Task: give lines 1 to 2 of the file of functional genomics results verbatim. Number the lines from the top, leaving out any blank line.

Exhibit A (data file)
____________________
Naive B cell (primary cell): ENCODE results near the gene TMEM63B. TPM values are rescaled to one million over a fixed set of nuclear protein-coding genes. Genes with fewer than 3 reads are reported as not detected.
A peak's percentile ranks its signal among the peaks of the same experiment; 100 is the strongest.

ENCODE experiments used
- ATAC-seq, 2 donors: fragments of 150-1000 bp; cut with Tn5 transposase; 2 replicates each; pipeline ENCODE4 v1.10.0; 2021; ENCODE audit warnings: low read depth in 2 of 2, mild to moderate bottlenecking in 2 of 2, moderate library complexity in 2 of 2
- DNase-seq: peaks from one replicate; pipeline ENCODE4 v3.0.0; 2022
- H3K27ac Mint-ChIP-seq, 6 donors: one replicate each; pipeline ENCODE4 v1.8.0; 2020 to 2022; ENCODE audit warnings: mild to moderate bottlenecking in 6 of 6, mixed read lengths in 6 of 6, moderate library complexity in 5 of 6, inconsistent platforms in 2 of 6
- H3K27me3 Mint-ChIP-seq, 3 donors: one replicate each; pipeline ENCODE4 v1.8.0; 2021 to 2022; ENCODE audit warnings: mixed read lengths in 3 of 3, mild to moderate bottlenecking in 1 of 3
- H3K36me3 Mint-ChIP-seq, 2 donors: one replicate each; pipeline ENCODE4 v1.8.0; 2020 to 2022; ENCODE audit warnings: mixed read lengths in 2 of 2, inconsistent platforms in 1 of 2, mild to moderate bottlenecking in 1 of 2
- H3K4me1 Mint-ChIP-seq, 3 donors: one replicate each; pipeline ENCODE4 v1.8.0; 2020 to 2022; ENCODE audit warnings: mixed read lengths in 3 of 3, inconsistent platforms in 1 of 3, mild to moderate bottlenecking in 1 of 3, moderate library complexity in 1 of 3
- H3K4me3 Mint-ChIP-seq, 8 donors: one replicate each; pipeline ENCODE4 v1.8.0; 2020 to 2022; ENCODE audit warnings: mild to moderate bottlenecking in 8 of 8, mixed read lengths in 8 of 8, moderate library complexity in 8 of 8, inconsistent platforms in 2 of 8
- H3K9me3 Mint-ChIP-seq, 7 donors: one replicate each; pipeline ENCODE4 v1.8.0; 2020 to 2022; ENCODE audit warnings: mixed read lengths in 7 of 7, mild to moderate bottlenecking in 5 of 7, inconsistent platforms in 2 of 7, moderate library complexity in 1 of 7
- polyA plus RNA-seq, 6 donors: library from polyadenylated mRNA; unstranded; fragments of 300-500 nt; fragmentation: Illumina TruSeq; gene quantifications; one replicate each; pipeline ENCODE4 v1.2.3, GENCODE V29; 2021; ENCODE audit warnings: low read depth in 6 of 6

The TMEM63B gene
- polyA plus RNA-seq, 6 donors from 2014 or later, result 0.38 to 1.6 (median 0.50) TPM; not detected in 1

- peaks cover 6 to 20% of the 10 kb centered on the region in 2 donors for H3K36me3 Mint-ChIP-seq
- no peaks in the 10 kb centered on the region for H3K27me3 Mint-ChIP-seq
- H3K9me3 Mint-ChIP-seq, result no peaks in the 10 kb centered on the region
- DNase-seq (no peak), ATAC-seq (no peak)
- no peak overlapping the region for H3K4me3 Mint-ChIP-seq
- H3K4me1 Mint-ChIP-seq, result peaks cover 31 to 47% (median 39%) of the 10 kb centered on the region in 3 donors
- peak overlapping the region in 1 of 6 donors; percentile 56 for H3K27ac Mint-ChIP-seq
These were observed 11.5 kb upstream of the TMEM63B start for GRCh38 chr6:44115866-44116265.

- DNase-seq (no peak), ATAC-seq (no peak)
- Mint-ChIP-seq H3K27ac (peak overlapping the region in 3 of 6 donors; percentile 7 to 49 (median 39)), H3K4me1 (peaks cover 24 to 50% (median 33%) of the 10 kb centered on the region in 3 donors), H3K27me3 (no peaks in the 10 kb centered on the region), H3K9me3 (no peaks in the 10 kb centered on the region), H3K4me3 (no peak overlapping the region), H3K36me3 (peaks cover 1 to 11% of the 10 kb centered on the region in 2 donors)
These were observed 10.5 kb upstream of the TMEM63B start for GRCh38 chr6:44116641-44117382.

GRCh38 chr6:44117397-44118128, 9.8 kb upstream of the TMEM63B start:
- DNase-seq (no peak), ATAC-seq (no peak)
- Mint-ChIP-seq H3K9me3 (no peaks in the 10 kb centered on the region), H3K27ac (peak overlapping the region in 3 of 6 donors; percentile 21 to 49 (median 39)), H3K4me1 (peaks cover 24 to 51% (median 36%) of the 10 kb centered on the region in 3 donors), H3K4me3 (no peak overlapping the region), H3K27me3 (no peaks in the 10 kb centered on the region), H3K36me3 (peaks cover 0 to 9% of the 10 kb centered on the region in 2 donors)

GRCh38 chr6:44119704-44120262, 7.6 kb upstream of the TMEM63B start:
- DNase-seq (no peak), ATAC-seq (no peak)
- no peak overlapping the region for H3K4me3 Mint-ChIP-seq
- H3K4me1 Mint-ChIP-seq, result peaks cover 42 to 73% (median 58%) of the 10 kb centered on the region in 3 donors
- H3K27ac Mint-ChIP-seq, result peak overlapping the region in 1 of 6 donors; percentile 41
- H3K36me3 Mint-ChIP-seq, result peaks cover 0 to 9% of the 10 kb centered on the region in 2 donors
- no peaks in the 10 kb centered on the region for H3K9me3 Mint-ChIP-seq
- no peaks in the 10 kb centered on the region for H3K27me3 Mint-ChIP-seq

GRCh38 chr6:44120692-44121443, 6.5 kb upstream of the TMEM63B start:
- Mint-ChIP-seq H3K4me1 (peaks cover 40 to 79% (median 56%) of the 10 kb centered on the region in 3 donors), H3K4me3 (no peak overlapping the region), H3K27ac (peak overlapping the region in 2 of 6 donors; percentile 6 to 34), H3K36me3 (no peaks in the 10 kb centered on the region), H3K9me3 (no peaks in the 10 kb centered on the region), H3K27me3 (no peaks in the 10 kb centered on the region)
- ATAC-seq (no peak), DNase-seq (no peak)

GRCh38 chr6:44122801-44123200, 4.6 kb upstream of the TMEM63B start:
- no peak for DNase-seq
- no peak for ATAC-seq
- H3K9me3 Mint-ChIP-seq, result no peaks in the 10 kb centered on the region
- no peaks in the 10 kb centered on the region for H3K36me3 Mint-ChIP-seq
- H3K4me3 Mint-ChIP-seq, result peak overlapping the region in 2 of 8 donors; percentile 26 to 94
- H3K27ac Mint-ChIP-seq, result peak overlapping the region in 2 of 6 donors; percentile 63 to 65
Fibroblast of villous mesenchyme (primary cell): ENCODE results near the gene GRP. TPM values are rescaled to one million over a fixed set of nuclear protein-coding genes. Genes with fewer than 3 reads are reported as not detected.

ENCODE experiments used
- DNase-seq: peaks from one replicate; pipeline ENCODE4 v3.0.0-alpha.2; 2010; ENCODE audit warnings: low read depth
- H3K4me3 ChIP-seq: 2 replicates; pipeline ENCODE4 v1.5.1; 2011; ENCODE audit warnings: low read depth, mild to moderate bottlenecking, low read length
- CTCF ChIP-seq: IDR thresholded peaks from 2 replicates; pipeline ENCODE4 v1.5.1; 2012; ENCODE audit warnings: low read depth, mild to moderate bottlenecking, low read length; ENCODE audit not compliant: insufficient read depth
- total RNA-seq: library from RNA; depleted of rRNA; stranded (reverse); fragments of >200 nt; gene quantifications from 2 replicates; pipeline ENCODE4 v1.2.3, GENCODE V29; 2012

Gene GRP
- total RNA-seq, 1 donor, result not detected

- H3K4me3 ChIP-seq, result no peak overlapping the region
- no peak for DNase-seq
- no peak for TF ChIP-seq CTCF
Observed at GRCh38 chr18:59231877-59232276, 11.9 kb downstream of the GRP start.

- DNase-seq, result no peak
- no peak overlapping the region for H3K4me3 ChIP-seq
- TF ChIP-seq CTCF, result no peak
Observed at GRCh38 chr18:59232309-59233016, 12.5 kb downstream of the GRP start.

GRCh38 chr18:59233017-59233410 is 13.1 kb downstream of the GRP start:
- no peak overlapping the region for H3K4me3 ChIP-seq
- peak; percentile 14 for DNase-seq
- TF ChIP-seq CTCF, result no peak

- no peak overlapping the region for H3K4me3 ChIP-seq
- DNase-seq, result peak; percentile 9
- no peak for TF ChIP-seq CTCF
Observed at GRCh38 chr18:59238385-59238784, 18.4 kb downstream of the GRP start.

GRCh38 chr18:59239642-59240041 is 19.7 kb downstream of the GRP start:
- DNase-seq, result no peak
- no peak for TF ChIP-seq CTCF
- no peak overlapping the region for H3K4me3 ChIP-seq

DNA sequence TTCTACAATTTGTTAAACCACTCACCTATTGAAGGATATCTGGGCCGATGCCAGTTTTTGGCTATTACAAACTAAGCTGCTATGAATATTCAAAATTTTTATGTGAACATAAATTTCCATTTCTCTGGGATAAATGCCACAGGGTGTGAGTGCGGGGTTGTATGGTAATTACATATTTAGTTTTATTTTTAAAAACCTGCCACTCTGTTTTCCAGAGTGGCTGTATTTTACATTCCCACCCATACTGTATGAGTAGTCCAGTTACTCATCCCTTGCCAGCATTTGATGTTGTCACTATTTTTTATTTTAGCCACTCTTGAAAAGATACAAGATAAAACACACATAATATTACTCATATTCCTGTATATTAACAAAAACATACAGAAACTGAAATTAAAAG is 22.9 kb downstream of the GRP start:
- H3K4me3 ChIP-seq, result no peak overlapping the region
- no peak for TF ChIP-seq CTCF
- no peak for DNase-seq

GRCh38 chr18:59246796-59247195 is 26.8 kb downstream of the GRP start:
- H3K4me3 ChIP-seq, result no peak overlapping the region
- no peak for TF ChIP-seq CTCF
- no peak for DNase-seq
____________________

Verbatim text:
Naive B cell (primary cell): ENCODE results near the gene TMEM63B. TPM values are rescaled to one million over a fixed set of nuclear protein-coding genes. Genes with fewer than 3 reads are reported as not detected.
A peak's percentile ranks its signal among the peaks of the same experiment; 100 is the strongest.